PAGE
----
On Monday, the Indian Navy even held a joint exercise with South Korea in Beijing’s backyard, the East China Sea, while last week it conducted a two-day exercise with the US Navy carrier strike group Ronald Reagan in the Indian Ocean. Coming up in the next few months are annual bilateral exercises with Britain as well as exercises and port calls along the African and European coasts.

RS Vasan, a retired commodore and director of the Chennai Centre for China Studies, said this heightened activity had reinforced the need for a second carrier.

“The idea is to have at least one carrier on each of the two coasts, especially when India has two primary adversaries, one on the East [China] and another on the West [Pakistan],” he said.

A second carrier will also boost India’s surveillance abilities.

“What many don’t realise is that an aircraft carrier allows naval pilots to go farther and conduct reconnaissance missions on the adversary’s ships. Naval pilots specialise in these missions, and can identify vessels much better than air force pilots,” said K Mohanan, a retired rear admiral.

“This is what makes an aircraft carrier so important for surveillance and collecting intelligence.”

Mohanan was the last active captain of a former Indian aircraft carrier, also named INS Vikrant, which played a pivotal role in the 1971 India-Pakistan war that resulted in the creation of Bangladesh. A former naval pilot, Mohanan felt India should now consider building a third aircraft carrier, an idea that is popular among navy officials but that has received a lukewarm response from the highest levels in the past.

Surveillance abilities are becoming increasingly important to India as China ramps up its presence in the Indian Ocean. In December 2019, a Chinese research vessel was expelled from Indian waters, while a month later between four and six Chinese vessels were once again spotted in the Indian Ocean. In September 2020, just months after Chinese and Indian troops clashed along their disputed Himalayan border, the Indian Navy claimed it had tracked a Chinese vessel collecting sensitive information about Indian waters.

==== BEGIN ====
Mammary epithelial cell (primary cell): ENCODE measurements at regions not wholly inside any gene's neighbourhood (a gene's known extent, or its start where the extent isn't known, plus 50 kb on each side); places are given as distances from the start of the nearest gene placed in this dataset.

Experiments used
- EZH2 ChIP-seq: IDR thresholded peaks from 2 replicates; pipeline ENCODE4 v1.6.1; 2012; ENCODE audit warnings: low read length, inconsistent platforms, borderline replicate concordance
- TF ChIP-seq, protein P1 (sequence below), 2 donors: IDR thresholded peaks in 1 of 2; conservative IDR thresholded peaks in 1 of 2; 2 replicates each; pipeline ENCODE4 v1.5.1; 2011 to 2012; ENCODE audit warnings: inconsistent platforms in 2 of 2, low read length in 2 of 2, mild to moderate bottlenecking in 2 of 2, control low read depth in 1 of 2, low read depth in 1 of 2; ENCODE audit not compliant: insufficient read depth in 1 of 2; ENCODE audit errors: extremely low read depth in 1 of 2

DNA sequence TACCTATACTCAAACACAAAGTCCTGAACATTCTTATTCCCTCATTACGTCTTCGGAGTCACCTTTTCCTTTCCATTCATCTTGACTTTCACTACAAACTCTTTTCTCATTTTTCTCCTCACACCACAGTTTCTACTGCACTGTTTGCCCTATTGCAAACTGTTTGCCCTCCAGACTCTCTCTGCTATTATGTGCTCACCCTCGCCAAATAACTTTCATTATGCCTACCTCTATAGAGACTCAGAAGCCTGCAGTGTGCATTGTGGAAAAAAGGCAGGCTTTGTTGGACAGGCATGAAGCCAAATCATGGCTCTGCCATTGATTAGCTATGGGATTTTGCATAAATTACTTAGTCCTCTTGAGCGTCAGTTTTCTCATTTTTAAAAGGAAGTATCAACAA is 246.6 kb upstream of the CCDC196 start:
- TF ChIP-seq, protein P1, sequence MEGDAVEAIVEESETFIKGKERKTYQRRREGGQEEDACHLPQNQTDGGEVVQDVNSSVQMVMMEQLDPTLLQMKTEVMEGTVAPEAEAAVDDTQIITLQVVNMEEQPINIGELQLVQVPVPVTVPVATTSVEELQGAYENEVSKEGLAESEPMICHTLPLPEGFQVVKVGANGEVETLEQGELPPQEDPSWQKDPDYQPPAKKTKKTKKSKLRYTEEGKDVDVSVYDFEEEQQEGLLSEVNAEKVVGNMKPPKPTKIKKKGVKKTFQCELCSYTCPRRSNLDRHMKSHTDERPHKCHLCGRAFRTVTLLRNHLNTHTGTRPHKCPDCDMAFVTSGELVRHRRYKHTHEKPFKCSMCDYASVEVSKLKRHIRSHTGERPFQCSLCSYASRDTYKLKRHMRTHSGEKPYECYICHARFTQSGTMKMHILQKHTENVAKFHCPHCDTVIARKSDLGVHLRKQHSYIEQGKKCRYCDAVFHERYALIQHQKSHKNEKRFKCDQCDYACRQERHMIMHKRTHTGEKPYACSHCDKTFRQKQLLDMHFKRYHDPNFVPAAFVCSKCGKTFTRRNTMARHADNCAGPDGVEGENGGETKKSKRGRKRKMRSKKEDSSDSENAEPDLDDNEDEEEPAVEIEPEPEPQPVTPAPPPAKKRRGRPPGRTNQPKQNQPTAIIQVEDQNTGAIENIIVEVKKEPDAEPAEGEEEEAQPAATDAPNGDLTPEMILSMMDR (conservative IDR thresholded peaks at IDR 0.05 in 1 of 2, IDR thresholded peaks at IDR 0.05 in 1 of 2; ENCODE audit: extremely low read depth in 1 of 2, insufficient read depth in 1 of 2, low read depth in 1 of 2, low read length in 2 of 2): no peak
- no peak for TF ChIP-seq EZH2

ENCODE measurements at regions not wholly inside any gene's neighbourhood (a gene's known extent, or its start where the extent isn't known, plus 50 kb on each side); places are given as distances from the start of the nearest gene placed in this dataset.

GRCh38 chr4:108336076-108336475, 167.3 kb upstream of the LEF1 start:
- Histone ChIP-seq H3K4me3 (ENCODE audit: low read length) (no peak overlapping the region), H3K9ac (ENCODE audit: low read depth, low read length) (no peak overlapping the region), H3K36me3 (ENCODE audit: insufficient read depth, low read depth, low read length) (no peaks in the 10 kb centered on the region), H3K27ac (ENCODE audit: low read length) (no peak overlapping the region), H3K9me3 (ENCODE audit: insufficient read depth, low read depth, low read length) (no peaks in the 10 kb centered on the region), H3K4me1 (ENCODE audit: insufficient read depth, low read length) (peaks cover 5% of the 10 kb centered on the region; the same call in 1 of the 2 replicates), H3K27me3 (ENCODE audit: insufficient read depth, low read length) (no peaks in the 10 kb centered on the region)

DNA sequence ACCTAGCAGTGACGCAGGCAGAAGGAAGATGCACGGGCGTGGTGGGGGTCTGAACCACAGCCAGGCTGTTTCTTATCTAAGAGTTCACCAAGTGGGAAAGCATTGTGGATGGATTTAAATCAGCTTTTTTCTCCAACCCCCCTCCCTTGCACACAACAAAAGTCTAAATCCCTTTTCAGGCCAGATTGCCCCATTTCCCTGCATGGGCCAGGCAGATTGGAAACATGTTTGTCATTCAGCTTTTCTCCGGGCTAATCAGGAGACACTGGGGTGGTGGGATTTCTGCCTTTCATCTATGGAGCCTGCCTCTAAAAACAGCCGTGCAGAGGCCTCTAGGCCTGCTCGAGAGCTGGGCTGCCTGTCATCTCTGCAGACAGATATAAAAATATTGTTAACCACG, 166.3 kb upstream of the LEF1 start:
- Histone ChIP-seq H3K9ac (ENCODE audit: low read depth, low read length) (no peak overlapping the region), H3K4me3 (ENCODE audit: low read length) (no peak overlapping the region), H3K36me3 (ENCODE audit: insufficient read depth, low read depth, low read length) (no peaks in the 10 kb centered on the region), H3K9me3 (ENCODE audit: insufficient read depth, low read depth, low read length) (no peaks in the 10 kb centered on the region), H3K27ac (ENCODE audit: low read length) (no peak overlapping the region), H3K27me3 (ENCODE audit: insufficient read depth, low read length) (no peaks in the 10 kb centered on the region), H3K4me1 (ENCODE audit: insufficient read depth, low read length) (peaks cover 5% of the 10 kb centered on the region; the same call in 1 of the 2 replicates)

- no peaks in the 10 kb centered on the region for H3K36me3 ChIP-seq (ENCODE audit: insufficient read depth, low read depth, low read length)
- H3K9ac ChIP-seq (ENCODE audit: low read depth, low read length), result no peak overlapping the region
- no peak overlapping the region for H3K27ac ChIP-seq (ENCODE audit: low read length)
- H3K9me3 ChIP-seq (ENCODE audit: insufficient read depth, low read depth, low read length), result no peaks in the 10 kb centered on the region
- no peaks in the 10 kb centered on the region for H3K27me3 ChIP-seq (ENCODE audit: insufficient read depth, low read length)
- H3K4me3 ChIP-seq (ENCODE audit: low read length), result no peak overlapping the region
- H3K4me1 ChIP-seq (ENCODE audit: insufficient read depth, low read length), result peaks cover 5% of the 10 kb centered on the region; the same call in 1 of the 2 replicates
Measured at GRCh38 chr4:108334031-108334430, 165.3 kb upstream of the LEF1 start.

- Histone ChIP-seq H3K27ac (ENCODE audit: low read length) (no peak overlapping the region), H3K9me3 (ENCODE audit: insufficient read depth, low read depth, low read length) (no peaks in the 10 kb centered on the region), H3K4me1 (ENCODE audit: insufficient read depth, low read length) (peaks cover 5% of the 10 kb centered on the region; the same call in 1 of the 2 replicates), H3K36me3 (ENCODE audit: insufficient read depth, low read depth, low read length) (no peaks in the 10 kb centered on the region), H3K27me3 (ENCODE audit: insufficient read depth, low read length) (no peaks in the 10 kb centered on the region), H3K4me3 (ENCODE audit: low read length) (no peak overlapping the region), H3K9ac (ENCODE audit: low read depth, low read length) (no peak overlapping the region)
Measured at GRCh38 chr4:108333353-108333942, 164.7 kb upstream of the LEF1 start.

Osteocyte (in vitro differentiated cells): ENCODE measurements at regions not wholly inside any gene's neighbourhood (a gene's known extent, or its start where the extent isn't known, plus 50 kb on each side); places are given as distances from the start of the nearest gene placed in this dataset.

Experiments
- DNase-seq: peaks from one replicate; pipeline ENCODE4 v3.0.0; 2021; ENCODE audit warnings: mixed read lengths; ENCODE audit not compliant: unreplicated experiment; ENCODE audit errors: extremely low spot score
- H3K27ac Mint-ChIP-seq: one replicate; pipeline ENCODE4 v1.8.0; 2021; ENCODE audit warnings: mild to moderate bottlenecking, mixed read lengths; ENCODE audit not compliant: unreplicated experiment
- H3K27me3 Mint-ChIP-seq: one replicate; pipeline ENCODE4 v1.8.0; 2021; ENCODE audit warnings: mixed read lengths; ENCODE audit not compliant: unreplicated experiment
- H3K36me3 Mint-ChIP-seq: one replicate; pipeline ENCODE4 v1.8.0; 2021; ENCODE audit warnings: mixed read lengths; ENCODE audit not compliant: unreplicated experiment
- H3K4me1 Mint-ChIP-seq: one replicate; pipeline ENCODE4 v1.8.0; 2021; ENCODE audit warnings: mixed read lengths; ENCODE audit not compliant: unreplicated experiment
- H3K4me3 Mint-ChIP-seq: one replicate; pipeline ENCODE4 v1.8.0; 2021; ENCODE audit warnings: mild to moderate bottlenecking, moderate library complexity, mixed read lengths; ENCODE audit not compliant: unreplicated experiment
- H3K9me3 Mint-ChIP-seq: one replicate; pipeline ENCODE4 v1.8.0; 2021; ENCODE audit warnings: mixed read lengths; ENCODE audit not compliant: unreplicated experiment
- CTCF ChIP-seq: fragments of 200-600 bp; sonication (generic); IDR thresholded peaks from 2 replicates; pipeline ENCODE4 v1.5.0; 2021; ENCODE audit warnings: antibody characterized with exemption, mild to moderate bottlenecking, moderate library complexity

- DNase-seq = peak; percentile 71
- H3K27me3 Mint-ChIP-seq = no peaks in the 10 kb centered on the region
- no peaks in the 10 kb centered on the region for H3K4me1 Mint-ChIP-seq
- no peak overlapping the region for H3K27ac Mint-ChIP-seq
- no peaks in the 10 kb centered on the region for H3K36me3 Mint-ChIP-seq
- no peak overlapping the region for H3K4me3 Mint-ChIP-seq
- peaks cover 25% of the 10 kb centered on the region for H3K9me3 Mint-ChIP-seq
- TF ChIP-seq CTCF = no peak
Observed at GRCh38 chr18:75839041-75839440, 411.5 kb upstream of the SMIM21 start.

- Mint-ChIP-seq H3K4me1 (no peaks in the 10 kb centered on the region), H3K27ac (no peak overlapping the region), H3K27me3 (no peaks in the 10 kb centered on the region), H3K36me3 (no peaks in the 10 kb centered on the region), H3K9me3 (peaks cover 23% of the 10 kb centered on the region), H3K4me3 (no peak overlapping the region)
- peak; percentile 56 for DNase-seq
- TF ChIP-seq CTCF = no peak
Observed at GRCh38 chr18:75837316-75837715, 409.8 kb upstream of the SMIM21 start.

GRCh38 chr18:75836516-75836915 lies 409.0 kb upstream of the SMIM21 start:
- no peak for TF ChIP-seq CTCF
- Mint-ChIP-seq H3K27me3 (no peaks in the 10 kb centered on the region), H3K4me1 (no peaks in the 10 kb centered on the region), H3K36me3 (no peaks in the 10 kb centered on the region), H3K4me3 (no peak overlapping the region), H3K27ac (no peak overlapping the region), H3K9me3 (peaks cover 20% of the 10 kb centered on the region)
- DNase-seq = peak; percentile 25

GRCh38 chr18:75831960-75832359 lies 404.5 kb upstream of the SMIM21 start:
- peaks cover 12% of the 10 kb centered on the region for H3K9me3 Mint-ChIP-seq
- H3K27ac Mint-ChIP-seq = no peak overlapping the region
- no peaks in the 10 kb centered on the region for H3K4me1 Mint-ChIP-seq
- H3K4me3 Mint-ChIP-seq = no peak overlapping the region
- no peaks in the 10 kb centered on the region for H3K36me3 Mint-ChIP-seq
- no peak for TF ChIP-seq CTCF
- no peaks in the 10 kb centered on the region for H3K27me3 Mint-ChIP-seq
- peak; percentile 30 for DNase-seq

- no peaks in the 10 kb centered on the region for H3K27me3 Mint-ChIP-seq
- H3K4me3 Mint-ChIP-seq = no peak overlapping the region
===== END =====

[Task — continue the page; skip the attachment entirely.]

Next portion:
A Sign To Others

Analysts said the new aircraft carrier would also help New Delhi pursue strategic and foreign policy goals, such as stepping up engagement with the other three members of the Quad (Quadrilateral Security Dialogue) – the United States, Japan and Australia – following the joint Malabar exercises held in November last year.

Joshi said the INS Vikrant could affect the group’s strategy in the region. “One change may be that India would be more willing to take up the responsibility for Indian Ocean security in the overall division of labour within the Quad. That could relieve the US and others to operate more in the South China Sea,” he said.

India’s development of the carrier is also a showcase of its growing capabilities. The Indian government says 75 per cent of the ship is domestically sourced, “from design to steel … to key weapons and sensors”. Retired commodore Vasan said this demonstrated India’s “technological prowess” and that showcasing the country’s abilities could help the Quad achieve another strategic aim.

“By constructing an aircraft carrier, more and more countries, especially in South Asia and Southeast Asia, who depend on Chinese military hardware and are looking for a way out, might see an alternative in India,” he said.

But for now, Vasan said, India should heed the maxim of China’s former leader Deng Xiaoping and hide its strengths and bide its time.